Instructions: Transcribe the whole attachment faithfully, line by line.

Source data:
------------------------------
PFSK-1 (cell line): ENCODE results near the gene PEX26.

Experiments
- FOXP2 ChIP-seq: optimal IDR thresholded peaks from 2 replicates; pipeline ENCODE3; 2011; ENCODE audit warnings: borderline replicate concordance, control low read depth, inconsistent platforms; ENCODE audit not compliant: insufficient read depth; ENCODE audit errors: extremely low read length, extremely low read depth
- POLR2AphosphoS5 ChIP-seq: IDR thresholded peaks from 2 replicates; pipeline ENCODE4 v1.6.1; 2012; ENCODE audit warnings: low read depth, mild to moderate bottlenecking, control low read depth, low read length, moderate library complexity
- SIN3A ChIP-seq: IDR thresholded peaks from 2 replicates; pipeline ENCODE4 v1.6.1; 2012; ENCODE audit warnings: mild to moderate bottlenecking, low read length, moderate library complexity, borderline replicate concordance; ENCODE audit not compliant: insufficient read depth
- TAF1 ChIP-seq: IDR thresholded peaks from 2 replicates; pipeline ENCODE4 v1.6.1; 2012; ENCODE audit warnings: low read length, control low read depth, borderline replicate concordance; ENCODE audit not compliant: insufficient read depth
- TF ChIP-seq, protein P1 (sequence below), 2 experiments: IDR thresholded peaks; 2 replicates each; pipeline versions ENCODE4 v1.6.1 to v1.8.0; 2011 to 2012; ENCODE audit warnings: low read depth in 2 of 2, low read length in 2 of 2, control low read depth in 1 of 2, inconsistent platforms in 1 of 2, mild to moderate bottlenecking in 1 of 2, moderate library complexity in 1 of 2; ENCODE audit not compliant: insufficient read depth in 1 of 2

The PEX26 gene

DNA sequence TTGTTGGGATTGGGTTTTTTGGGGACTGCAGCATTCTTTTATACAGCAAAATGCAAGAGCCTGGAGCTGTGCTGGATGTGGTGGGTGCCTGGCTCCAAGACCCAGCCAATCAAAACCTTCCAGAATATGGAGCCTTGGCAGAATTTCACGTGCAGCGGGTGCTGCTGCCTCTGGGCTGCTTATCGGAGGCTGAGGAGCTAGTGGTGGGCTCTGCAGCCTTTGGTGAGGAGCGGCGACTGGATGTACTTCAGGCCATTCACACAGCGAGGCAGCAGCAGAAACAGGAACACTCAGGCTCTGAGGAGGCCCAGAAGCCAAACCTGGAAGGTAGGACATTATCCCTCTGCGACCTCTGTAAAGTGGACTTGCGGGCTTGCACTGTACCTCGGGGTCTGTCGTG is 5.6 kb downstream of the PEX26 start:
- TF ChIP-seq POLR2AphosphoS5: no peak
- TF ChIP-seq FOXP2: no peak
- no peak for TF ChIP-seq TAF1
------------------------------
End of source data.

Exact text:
PFSK-1 (cell line): ENCODE results near the gene PEX26.

Experiments
- FOXP2 ChIP-seq: optimal IDR thresholded peaks from 2 replicates; pipeline ENCODE3; 2011; ENCODE audit warnings: borderline replicate concordance, control low read depth, inconsistent platforms; ENCODE audit not compliant: insufficient read depth; ENCODE audit errors: extremely low read length, extremely low read depth
- POLR2AphosphoS5 ChIP-seq: IDR thresholded peaks from 2 replicates; pipeline ENCODE4 v1.6.1; 2012; ENCODE audit warnings: low read depth, mild to moderate bottlenecking, control low read depth, low read length, moderate library complexity
- SIN3A ChIP-seq: IDR thresholded peaks from 2 replicates; pipeline ENCODE4 v1.6.1; 2012; ENCODE audit warnings: mild to moderate bottlenecking, low read length, moderate library complexity, borderline replicate concordance; ENCODE audit not compliant: insufficient read depth
- TAF1 ChIP-seq: IDR thresholded peaks from 2 replicates; pipeline ENCODE4 v1.6.1; 2012; ENCODE audit warnings: low read length, control low read depth, borderline replicate concordance; ENCODE audit not compliant: insufficient read depth
- TF ChIP-seq, protein P1 (sequence below), 2 experiments: IDR thresholded peaks; 2 replicates each; pipeline versions ENCODE4 v1.6.1 to v1.8.0; 2011 to 2012; ENCODE audit warnings: low read depth in 2 of 2, low read length in 2 of 2, control low read depth in 1 of 2, inconsistent platforms in 1 of 2, mild to moderate bottlenecking in 1 of 2, moderate library complexity in 1 of 2; ENCODE audit not compliant: insufficient read depth in 1 of 2

The PEX26 gene

DNA sequence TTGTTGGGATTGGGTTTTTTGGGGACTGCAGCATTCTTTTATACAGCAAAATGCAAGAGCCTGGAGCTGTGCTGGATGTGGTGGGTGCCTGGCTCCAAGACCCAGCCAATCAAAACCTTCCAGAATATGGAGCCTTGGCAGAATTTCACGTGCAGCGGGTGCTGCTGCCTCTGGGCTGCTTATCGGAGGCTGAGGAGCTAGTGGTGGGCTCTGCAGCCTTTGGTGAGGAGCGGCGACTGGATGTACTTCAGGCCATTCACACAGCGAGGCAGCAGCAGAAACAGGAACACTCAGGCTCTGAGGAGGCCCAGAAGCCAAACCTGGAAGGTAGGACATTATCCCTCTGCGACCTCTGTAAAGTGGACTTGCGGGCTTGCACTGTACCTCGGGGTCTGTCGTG is 5.6 kb downstream of the PEX26 start:
- TF ChIP-seq POLR2AphosphoS5: no peak
- TF ChIP-seq FOXP2: no peak
- no peak for TF ChIP-seq TAF1